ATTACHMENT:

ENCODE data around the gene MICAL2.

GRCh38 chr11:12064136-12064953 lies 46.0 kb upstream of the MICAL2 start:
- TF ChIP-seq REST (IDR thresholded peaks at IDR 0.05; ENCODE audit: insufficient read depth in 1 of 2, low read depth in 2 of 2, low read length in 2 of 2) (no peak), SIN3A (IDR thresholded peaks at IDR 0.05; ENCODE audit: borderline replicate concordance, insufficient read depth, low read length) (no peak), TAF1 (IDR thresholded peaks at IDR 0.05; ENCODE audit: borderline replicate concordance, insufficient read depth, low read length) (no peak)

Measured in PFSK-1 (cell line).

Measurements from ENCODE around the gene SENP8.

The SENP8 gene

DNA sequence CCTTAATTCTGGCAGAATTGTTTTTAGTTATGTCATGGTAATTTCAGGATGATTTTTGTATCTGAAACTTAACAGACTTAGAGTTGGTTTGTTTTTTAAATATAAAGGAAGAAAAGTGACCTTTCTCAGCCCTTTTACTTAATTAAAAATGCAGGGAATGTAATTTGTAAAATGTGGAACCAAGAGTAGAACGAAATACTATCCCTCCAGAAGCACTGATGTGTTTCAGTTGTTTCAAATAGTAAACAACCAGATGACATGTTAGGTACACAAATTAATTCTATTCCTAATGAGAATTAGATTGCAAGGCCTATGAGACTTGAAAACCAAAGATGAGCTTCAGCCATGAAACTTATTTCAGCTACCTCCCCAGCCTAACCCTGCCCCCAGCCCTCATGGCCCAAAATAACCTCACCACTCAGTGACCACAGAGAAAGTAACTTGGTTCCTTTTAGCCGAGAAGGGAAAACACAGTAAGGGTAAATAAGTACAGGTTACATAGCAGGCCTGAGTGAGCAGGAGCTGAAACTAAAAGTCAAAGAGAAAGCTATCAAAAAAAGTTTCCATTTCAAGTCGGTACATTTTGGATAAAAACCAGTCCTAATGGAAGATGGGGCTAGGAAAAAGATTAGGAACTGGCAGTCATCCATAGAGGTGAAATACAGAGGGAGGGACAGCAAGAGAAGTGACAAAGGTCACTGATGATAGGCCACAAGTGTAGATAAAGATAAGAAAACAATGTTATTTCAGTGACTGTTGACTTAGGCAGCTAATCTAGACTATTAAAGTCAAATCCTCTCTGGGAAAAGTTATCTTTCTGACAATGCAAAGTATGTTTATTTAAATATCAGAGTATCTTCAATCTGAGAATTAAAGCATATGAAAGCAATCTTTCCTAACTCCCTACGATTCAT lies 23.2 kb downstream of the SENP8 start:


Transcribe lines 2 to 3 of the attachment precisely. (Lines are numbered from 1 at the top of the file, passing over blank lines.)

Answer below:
GRCh38 chr11:12064136-12064953 lies 46.0 kb upstream of the MICAL2 start:
- TF ChIP-seq REST (IDR thresholded peaks at IDR 0.05; ENCODE audit: insufficient read depth in 1 of 2, low read depth in 2 of 2, low read length in 2 of 2) (no peak), SIN3A (IDR thresholded peaks at IDR 0.05; ENCODE audit: borderline replicate concordance, insufficient read depth, low read length) (no peak), TAF1 (IDR thresholded peaks at IDR 0.05; ENCODE audit: borderline replicate concordance, insufficient read depth, low read length) (no peak)